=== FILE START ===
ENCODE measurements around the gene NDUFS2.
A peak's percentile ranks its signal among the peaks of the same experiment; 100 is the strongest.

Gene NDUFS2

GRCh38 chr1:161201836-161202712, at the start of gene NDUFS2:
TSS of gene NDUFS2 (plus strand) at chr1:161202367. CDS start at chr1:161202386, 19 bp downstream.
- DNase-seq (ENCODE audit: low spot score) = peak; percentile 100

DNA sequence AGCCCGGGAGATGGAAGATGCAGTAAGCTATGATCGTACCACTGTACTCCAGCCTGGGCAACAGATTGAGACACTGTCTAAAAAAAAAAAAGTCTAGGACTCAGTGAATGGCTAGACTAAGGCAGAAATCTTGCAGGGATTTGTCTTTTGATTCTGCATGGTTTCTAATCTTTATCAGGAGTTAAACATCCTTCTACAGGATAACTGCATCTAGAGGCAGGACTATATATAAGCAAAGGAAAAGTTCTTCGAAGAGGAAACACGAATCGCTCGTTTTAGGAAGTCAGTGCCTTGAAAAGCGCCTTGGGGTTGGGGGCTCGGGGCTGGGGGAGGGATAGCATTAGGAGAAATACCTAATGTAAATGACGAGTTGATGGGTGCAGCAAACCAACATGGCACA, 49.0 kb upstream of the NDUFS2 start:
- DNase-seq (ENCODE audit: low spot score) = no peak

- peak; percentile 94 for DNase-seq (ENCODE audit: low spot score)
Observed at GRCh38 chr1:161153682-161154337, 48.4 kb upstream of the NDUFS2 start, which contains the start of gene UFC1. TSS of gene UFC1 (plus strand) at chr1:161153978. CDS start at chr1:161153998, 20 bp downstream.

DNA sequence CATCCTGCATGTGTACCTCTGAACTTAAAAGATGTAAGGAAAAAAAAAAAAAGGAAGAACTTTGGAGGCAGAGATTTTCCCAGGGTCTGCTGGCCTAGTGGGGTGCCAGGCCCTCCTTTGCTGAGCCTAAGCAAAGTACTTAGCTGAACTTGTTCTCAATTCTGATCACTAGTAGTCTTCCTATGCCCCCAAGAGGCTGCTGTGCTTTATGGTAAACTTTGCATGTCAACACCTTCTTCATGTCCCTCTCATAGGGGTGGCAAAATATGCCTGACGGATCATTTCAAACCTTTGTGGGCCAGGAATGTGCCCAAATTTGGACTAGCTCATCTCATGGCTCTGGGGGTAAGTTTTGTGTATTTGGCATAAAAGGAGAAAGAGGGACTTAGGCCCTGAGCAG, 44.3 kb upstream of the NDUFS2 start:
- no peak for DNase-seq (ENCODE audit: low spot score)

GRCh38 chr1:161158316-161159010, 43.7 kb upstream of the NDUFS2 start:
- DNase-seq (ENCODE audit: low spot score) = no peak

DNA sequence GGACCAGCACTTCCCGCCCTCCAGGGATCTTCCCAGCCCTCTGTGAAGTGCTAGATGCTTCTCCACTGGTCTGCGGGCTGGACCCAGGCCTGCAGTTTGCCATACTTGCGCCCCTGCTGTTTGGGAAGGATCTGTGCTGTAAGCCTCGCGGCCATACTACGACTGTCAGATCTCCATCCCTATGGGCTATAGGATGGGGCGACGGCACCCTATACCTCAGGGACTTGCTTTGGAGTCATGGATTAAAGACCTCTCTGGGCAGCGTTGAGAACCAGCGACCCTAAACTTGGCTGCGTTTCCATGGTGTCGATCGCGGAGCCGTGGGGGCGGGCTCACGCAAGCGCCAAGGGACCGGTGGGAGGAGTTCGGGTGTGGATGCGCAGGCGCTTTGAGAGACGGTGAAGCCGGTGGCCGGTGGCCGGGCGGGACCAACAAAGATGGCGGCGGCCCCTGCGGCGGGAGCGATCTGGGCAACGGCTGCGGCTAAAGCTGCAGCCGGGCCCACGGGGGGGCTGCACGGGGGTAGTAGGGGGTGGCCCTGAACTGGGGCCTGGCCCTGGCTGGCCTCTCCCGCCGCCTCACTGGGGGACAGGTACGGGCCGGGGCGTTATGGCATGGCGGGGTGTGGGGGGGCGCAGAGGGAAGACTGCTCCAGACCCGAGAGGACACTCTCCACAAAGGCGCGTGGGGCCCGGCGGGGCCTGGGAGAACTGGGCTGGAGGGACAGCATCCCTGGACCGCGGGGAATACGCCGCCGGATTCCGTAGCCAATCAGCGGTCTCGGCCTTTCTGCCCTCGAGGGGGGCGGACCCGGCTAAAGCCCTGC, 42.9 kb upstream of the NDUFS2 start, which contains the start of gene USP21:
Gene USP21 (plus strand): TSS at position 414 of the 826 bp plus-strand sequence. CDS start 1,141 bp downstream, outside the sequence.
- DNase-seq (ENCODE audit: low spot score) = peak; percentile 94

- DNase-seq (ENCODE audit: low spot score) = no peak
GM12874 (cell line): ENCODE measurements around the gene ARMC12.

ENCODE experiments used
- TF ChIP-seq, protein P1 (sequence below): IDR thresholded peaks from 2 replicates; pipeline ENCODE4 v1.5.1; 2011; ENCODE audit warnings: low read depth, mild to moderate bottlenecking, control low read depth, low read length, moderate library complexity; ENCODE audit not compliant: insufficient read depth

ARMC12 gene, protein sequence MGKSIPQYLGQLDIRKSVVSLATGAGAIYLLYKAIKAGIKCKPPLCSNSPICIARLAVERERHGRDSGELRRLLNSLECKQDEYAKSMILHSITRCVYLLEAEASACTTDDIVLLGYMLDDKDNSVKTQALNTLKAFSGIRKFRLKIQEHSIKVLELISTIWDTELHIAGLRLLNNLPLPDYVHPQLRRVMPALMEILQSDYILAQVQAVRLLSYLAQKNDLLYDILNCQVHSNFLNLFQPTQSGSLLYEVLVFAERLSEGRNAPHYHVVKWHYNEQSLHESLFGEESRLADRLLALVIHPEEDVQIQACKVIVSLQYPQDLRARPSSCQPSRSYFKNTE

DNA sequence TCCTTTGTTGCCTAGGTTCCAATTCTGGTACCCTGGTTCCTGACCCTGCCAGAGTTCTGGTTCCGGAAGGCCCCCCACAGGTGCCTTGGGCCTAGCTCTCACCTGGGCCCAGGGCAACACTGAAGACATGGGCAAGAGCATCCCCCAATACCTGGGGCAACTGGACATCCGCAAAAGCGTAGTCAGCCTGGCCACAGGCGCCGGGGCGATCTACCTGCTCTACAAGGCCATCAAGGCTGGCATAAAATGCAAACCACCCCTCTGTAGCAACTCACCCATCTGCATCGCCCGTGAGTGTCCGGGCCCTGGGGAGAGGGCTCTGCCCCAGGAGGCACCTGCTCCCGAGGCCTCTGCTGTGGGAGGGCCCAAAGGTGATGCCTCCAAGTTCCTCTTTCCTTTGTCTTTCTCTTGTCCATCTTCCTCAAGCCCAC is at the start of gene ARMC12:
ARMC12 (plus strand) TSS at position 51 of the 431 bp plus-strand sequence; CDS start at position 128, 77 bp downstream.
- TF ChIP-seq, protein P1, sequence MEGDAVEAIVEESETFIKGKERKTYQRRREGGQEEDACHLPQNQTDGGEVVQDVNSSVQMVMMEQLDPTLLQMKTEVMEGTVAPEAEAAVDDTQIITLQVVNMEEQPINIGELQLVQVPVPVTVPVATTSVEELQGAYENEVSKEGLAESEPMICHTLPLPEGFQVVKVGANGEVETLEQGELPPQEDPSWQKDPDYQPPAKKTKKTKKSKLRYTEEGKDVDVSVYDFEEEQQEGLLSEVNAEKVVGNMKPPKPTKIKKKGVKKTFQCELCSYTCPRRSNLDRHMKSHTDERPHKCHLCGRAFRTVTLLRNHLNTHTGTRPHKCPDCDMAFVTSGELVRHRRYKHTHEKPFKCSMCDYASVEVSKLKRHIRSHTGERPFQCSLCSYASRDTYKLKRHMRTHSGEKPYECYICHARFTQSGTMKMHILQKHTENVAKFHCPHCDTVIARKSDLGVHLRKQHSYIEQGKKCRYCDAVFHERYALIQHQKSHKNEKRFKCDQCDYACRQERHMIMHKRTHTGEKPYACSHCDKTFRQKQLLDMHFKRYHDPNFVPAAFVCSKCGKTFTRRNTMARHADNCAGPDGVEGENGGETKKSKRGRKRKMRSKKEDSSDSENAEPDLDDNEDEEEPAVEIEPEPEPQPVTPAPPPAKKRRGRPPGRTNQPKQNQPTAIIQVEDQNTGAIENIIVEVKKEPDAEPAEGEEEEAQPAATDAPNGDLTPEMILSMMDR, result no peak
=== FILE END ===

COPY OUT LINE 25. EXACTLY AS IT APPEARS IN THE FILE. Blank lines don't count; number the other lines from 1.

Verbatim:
- TF ChIP-seq, protein P1, sequence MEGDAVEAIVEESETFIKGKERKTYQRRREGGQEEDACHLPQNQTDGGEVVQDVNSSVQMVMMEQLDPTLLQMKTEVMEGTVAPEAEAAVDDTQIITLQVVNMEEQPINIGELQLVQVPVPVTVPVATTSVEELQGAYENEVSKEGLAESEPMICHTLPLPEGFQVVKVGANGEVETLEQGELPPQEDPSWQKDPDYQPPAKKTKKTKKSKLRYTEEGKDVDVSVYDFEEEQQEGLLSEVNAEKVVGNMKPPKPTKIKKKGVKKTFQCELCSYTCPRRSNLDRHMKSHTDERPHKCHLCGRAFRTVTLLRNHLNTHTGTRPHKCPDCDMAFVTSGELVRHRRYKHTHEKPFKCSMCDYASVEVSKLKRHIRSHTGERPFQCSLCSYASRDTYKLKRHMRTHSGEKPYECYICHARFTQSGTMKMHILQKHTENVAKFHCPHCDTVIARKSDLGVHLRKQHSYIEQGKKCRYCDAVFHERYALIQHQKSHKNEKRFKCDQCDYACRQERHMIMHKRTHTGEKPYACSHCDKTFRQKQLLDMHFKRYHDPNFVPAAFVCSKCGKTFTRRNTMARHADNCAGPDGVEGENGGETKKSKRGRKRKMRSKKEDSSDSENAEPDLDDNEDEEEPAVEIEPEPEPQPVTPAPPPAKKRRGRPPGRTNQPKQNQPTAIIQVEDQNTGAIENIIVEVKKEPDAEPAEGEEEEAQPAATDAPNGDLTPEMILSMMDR, result no peak